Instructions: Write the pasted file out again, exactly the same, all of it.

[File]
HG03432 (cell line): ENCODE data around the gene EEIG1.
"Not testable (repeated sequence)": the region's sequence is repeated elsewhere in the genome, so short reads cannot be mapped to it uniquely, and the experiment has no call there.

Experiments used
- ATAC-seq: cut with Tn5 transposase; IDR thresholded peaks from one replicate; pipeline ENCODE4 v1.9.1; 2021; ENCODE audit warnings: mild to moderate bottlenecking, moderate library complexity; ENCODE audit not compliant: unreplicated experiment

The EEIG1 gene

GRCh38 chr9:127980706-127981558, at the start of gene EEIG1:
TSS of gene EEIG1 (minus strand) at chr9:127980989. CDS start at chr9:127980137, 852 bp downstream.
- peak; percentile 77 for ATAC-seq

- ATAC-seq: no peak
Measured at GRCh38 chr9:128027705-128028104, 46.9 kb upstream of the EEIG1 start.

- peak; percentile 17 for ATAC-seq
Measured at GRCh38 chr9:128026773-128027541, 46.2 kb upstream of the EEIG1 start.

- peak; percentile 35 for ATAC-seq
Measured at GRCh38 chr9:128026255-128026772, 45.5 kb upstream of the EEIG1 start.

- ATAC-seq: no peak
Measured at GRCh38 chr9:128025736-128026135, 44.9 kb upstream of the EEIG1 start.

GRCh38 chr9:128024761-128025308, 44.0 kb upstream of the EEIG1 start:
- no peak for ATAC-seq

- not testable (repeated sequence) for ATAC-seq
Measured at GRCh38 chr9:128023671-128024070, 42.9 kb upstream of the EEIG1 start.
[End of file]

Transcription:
HG03432 (cell line): ENCODE data around the gene EEIG1.
"Not testable (repeated sequence)": the region's sequence is repeated elsewhere in the genome, so short reads cannot be mapped to it uniquely, and the experiment has no call there.

Experiments used
- ATAC-seq: cut with Tn5 transposase; IDR thresholded peaks from one replicate; pipeline ENCODE4 v1.9.1; 2021; ENCODE audit warnings: mild to moderate bottlenecking, moderate library complexity; ENCODE audit not compliant: unreplicated experiment

The EEIG1 gene

GRCh38 chr9:127980706-127981558, at the start of gene EEIG1:
TSS of gene EEIG1 (minus strand) at chr9:127980989. CDS start at chr9:127980137, 852 bp downstream.
- peak; percentile 77 for ATAC-seq

- ATAC-seq: no peak
Measured at GRCh38 chr9:128027705-128028104, 46.9 kb upstream of the EEIG1 start.

- peak; percentile 17 for ATAC-seq
Measured at GRCh38 chr9:128026773-128027541, 46.2 kb upstream of the EEIG1 start.

- peak; percentile 35 for ATAC-seq
Measured at GRCh38 chr9:128026255-128026772, 45.5 kb upstream of the EEIG1 start.

- ATAC-seq: no peak
Measured at GRCh38 chr9:128025736-128026135, 44.9 kb upstream of the EEIG1 start.

GRCh38 chr9:128024761-128025308, 44.0 kb upstream of the EEIG1 start:
- no peak for ATAC-seq

- not testable (repeated sequence) for ATAC-seq
Measured at GRCh38 chr9:128023671-128024070, 42.9 kb upstream of the EEIG1 start.